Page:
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Bali History: The Ancient Era

bali rice fields

Bali is packed full of history, like everywhere else on planet Earth. In this miniseries, we are going to touch on some key points in Bali’s timeline. The ancient era, the colonial times and the lead to up to modern paradise we know and love today.

This article will be a broad overview of the ancient era. But keep an eye on our Bali Reply Facebook for updates on further periods.

Early Inhabitants

The island of Bali was first inhabited by Austronesian people who emigrated from Taiwan back in 2000 BCE. They travelled through Sulawesi and South China – making the modern Balinese culturally and linguistically similar to their neighbours in Malaysia, the Philippines and of course their fellow countrymen. These early inhabitants are believed to have travelled further eastward, making settlements and influencing cultures throughout the Pacific.

Cleared were the jungles native to Bali to make room for Neolithic villages and their culture grew exponentially. Higher members of society were buried in oval stone sarcophagi. Finished with the heads of humans or animals carved into the stone.

Injection of Religion

Although now a province of Indonesia, during the ancient era the island was an independent state in charge of its own internal affairs. It’s native Balinese religion a concoction of Buddhism and Hinduism practiced in tandem and in peace.

The same Buddhists left the first written records on the island. These came in the form of clay pallets etched at the base of clay figurines. They date from the 8th Century CE and have been found in Pejeng, Tatiapi and Blahbatuh. 

It was during this period that the stone temple of Goa Gajah was constructed. To this day it still shows the Buddhist and Shivaite iconography engraved within its walls. This was also when the subak method of rice cultivation was developed on the shores of the island. As of June 2012, those fields in Jatiluwih were enlisted as a UNESCO World Heritage site

history of Bali elephant cave goa gajah stone entrance
The entrance to the ‘Elephant Cave’ – Goa Gajah

The oldest ritual in human history dates back to this period. It is known as the Nyepi, a day of silence and meditation where the entire island is required to stay indoors. Read our article on this special day in Bali, and discover the history of the Ogoh-ogoh parades that skulk through the island attracting demons the day before.

Royalty, Empire and Independent Kingdoms

The earliest written mention of Balinese royalty is of Sri Kesarivarma in 914AD. Which can be found inscribed on the Belanjong Pillar in Sanur, an important artefact in Bali History. It is written in both in Sanskirt and Ancient Balinese. Scriptures show that his reign ended between February 914AD and July 915AD, although no records show when his reign began.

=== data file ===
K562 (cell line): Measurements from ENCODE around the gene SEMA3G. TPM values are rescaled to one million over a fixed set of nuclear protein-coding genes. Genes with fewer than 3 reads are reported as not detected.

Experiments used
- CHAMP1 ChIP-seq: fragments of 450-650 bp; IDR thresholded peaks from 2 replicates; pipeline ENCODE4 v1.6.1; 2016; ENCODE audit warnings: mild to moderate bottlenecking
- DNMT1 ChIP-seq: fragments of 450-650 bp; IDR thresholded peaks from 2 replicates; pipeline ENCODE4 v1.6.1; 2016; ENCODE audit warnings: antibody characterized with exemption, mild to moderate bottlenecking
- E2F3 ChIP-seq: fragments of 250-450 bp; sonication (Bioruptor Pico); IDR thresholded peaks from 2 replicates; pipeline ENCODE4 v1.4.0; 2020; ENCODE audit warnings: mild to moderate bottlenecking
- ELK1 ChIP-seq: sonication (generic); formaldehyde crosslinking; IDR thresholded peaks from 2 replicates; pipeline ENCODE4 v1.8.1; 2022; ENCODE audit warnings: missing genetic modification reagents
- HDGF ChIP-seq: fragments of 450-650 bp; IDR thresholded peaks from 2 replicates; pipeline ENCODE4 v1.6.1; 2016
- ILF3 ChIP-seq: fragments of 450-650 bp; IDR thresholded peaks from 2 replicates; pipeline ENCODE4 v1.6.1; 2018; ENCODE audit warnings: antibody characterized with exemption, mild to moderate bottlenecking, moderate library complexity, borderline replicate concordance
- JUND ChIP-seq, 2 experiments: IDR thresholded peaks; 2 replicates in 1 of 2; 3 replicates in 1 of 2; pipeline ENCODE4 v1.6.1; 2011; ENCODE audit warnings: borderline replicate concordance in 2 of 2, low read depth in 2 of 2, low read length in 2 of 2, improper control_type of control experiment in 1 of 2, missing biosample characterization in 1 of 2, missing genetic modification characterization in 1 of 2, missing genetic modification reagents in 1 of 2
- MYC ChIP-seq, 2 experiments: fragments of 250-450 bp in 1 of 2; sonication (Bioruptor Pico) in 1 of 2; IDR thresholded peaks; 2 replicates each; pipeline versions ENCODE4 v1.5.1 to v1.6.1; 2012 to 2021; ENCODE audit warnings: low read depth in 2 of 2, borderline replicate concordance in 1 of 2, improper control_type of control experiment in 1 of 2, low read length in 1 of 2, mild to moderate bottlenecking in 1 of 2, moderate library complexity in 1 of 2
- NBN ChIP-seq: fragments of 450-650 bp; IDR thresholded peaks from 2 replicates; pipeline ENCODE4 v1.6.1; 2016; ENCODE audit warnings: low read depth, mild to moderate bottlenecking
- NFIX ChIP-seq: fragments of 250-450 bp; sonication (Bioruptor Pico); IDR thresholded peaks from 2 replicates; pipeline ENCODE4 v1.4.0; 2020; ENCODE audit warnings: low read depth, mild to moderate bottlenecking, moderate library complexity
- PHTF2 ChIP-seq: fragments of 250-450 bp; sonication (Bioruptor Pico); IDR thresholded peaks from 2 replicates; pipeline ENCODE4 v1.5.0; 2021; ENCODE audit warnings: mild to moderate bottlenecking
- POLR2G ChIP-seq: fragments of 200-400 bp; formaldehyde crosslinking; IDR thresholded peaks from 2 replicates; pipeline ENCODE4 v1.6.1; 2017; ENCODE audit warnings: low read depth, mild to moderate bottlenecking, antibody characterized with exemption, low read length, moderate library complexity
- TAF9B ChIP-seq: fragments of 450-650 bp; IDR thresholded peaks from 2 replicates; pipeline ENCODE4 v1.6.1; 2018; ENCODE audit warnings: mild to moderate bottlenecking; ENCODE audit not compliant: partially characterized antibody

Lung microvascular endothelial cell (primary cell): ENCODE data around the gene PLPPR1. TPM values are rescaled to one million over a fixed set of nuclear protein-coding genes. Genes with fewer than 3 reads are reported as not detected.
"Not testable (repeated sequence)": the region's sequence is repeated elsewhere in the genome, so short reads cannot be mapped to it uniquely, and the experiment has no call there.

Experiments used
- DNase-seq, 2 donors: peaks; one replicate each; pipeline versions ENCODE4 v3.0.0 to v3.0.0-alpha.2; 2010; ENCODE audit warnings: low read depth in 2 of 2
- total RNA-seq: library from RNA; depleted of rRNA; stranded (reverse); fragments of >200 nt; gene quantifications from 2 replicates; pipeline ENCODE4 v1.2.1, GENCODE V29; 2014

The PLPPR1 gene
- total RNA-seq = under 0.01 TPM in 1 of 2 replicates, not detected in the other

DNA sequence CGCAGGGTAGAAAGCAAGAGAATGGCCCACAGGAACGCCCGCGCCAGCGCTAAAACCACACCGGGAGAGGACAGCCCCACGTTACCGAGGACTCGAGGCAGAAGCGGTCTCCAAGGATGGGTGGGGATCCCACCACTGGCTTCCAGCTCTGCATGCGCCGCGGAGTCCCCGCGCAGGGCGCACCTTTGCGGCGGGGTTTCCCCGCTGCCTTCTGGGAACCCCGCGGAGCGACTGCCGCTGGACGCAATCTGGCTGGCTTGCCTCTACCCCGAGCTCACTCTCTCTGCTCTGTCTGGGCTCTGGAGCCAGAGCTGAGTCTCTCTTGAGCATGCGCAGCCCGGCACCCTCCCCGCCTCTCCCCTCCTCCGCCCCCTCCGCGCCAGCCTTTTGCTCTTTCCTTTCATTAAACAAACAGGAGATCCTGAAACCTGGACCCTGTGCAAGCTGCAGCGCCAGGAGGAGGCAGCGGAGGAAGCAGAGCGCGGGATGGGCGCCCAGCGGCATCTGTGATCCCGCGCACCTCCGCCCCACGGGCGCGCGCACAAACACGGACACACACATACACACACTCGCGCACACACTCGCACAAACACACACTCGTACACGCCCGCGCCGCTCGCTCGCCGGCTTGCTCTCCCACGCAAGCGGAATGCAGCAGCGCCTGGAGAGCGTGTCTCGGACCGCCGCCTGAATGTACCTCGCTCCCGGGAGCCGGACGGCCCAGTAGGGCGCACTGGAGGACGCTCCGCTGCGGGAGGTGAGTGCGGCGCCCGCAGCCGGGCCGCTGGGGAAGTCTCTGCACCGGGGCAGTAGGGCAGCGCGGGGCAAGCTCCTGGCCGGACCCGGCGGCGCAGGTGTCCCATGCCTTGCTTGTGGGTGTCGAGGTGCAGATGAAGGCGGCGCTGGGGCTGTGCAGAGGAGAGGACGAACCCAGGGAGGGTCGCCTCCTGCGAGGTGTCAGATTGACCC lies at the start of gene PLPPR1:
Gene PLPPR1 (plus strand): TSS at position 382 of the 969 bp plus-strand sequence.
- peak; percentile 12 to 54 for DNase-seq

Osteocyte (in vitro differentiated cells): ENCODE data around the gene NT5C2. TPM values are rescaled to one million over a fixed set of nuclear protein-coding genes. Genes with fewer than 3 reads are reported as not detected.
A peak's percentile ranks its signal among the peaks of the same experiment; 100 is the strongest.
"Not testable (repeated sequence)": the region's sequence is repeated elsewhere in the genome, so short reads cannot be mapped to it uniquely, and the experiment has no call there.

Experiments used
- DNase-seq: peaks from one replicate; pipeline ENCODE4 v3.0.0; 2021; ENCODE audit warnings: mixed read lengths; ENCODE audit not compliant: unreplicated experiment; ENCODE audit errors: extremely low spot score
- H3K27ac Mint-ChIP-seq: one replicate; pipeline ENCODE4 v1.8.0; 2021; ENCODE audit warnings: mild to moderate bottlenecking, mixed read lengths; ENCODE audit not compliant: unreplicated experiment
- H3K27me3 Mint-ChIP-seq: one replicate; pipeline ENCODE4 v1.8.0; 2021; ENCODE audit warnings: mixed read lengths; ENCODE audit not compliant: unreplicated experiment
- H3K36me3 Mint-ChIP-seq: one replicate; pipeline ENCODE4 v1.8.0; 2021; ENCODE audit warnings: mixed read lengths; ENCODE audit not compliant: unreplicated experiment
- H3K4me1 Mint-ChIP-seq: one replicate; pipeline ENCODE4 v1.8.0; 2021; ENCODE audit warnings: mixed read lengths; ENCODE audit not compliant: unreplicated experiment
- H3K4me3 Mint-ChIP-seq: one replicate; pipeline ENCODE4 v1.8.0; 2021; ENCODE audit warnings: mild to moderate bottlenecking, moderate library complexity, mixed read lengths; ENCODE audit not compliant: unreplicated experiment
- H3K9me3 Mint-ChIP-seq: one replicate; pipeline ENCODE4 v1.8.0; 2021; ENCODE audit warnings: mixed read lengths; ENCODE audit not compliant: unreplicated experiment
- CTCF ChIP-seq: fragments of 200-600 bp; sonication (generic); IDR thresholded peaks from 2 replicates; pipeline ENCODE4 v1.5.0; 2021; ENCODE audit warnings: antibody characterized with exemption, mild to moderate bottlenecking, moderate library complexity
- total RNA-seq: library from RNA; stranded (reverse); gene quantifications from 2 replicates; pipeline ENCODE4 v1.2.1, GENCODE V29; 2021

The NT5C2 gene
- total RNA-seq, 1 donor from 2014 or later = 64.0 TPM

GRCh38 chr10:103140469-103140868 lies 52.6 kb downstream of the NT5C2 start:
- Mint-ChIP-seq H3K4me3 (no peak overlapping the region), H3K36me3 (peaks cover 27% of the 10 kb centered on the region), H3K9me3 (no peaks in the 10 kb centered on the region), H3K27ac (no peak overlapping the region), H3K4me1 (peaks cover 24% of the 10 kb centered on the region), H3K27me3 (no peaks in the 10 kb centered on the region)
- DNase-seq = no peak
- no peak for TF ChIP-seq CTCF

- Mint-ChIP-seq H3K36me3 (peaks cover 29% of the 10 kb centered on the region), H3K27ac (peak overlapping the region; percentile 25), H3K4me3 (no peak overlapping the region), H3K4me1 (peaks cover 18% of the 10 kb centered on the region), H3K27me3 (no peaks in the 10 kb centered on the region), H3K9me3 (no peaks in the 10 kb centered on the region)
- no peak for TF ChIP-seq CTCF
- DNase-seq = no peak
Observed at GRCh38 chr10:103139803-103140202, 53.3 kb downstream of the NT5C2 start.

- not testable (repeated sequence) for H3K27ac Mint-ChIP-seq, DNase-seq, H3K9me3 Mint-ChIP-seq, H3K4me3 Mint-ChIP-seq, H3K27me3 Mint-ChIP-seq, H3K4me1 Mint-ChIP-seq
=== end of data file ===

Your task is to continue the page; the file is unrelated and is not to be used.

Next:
There is speculation that he was a Buddhist King of the Sailendra Dynasty on a military expedition from neighbouring Java. However, this has been debated.

What cannot be debated is the Indian, Chinese and Hindu influences that imprinted the island in its early years. This is evident as Bali is the only Hindu-majority area of Indonesia. Which is the largest Muslim country on the planet. On the island, 83.5% of residents today still adhere to Balinese Hinduism.

Sometime after, around 1343AD, Bali came under the rule of the Hindu Majapahit Empire. This Javanese empire was at its peak under the leadership of Hayam Wuruk. His conquests spanned from Sumatra to the island of modern-day New Guinea. Historians believe the empire was one of the greatest in history, and its shape is very similar to the nations borders today. Bali was a member of this empire until its demise in 1520 AD.

The borders of the Majapahit Empire. Credit: Gunawan Kartapranata

The Balinese government then separated into small independent Hindu Kingdoms that spread across the island. Things remained this way for the next 386 years as the Balinese national identity was formed. Predominantly around their culture, economy and art.

The independent nation lived in relative peace until the arrival of the imperialist Europeans.

That’s all for today, but join us next time on Bali History as we look over the Balinese colonial age, and the impact it had on its future.

Andy Cook

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